This week’s video feature, by New Partisan regular A.R. Brook Lynn, is a short film about a cash-strapped Greenwich Village mother, Becky (NP contributor Hala Lettieri), and her six-and-a-half-year old daughter, Charlotte (Samantha Becker), on a trip to see her estranged husband, James (Salvatore Interlandi, writer and director of the widely acclaimed Charlie), and try to collect child support. James also features Angela Pietropinto (Welcome to the Dollhouse), and a cameo by New Partisan editor-in-chief Harry Siegel as the mental patient some say he was born to play.
New Partisan is proud to present Lincoln MacVeagh’s now complete serial novel, Old Money, a dark satire in the manner of Evelyn Waugh and Dawn Powell:
“Look Dante, the question I’m getting at is this: Do you love commercial real estate? I don’t think you do.”
“Does anyone love commercial real estate?” asked Dante.
“I should hope so.”
“Do you love it?”
Mr. Bullard answered carefully. “I like it a lot.”
“Then you don’t love it?”
“No, but I care about it. I care deeply about it.”
Mr. Bullard folded his arms across his chest as if daring Dante to disbelieve him. Dante was genuinely puzzled. He hadn’t anticipated this discussion and he stared at Mr. Bullard trying to imagine what it meant to care deeply about commercial real estate.
There was an embarrassing silence before Dante realized where the conversation was headed:
“I’m being stupid, aren’t I?”
His hands were in the belly pockets of the coat and as he drew close I noticed that he had a lazy eye. I don’t like to categorize people on the basis of their looks, but this man was a perfect rendering of a pulp novel hustler, appearing dangerous not so much for what he could do physically but, rather, morally.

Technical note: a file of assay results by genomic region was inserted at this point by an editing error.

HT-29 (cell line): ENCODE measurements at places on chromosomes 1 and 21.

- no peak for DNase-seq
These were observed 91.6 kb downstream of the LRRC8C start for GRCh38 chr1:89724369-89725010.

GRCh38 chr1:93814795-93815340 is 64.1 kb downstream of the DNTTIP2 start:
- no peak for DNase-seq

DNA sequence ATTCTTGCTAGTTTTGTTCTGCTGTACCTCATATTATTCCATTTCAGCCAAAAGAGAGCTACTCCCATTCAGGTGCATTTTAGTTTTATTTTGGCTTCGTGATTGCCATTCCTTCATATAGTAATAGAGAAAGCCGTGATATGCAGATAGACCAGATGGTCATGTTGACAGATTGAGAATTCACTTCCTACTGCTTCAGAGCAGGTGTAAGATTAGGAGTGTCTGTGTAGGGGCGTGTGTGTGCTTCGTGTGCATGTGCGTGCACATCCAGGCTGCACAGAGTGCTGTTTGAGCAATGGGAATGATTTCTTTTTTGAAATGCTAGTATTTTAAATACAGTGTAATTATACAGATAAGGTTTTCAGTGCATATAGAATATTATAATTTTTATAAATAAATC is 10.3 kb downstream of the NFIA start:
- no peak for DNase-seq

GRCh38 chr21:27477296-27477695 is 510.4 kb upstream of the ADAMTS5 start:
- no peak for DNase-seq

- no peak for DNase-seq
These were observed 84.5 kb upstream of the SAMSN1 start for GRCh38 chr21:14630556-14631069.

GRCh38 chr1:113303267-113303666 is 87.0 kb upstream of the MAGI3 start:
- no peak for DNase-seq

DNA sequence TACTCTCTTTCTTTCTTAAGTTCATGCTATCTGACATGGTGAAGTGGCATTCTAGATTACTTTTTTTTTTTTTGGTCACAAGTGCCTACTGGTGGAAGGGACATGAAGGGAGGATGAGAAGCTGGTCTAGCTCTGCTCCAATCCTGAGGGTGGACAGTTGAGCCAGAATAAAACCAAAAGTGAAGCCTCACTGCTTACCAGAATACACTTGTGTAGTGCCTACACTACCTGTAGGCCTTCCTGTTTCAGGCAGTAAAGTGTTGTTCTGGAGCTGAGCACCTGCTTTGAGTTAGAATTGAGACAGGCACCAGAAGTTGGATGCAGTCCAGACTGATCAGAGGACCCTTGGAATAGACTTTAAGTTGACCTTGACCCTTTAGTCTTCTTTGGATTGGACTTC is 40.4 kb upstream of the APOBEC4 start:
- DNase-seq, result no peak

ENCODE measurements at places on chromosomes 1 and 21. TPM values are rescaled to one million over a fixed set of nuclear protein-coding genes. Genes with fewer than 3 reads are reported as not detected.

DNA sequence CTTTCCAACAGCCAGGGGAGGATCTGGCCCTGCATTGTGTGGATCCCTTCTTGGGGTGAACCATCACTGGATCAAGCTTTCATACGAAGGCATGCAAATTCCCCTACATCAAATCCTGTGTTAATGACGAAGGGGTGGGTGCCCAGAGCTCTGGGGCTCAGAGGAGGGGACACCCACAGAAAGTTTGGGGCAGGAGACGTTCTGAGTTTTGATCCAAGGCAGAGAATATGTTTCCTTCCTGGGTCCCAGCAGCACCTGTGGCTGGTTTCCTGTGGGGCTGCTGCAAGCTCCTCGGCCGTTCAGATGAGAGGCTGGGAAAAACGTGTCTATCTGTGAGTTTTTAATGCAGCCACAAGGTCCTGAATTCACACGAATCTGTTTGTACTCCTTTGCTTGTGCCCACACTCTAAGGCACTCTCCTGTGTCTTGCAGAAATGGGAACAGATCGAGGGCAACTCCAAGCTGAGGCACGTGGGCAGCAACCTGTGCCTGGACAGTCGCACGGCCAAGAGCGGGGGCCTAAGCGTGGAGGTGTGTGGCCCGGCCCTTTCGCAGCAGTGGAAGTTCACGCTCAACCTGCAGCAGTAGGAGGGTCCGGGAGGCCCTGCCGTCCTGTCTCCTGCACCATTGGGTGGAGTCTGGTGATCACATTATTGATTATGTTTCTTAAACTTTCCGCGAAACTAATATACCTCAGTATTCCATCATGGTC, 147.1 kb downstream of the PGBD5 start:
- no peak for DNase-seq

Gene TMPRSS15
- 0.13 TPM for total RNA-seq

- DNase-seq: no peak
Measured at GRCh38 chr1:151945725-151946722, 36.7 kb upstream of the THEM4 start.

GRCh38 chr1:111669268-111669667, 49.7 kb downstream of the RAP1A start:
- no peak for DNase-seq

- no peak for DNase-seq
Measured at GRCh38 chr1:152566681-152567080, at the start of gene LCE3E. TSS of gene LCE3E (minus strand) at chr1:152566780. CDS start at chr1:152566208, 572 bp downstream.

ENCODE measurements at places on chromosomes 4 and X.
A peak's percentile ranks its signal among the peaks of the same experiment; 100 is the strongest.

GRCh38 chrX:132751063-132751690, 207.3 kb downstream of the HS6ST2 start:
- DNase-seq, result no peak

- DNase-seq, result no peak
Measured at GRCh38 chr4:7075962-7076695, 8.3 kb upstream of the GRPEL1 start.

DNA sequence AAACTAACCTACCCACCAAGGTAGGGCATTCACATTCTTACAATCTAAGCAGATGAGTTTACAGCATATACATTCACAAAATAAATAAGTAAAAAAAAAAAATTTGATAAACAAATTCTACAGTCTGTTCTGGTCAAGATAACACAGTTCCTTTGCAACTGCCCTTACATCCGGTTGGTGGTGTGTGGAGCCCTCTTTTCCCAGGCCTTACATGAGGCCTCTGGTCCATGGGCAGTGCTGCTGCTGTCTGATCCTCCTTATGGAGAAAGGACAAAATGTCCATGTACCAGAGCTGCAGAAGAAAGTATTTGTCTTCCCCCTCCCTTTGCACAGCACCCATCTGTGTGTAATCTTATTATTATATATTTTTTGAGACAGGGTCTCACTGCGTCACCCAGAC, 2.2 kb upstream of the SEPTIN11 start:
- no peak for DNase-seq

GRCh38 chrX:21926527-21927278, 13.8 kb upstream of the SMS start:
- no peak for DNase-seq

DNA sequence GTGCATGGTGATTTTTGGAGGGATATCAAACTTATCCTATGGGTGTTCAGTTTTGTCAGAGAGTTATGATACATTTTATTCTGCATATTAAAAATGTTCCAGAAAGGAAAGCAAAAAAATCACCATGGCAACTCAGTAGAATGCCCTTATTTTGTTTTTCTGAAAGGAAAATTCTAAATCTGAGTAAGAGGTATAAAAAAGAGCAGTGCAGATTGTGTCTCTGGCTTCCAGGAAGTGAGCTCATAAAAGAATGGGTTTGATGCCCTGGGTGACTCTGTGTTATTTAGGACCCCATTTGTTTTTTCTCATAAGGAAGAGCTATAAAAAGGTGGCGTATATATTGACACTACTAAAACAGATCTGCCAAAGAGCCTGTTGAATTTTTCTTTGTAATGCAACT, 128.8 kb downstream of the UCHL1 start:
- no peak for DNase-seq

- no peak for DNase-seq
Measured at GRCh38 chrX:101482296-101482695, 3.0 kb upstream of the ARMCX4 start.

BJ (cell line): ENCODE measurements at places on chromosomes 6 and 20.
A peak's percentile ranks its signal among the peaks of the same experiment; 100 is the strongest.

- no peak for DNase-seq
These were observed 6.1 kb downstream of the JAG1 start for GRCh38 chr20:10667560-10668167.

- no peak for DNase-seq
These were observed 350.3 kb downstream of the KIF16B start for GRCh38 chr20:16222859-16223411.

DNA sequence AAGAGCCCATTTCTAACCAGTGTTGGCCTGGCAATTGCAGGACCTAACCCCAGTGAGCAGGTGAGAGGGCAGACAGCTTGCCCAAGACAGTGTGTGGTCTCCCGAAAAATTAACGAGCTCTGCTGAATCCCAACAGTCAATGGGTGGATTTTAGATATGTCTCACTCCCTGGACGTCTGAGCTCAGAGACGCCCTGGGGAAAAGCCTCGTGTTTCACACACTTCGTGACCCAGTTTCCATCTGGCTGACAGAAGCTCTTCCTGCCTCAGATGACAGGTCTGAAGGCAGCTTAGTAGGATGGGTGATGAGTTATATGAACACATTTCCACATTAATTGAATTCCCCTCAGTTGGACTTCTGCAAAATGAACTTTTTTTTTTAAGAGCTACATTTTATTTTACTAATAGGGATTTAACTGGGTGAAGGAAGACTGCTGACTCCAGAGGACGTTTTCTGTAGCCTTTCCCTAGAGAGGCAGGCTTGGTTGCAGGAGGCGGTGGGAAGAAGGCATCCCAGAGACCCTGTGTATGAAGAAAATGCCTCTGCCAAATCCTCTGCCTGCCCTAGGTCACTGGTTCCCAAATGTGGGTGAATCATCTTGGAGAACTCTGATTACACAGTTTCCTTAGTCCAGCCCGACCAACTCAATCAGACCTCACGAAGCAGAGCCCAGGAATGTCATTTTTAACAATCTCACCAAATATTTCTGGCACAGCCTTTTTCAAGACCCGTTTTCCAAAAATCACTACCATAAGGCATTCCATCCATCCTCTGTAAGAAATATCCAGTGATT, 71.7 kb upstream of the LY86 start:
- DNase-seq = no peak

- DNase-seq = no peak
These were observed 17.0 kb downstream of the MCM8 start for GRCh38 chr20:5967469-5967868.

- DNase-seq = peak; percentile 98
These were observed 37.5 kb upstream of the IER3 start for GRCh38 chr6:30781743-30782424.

Upstate’s declining population of increasingly elderly and poor remaining residents are no longer consistent conservatives. While Pataki, like Cuomo, has overseen this decline, he’s also clinging to the back of the demographic leviathan.
Flip through Weegee’s photos to see the city’s violent underbelly, or Berenice Abbott’s for razor-sharp views of the city’s canyons. Look to Michael Wesely for ghostlike, long-term exposures. When I look at Bill Travis’s work, I see something different and the closest parallels I can find are with photographs over a hundred years old.
Amber Scoon's Cortelyou Project, a series of paintings of what the 2000 census found to be America's most integrated neighborhod.
I must have studied that novel in at least two classes as an undergraduate. In fact, looking at my beat-up copy from back then, I have a sinking feeling that I even had to teach it one year in freshman comp. That was when I had to go over it carefully enough to explain to students what was good about it, and I always had the nagging suspicion that whatever it was, I’d missed it.
I think of Taras because he loved me when it was easy to love me.
I wore my hair in two braids, a thin whippet of a smiling girl, not unlike a very young Therese: her smooth brow, her lovely cheekbone, her innocent abandon, the pretty white shirt collar, her little ankle socks.
I am no longer that. But what is Taras? I project him on the walls of my memory, a voyeuristic image, a dried rose hung upside down in the attic, stripped of meaning, withered. I do not any longer know what he is or where he is or how he is.
I think of him but I do not dream of him.
But I dream of Kiev.
Place matters: its eradication can neither be reversed nor the sin atoned. No book, no film can ever restore what dies inside us when the wrecking crews descend.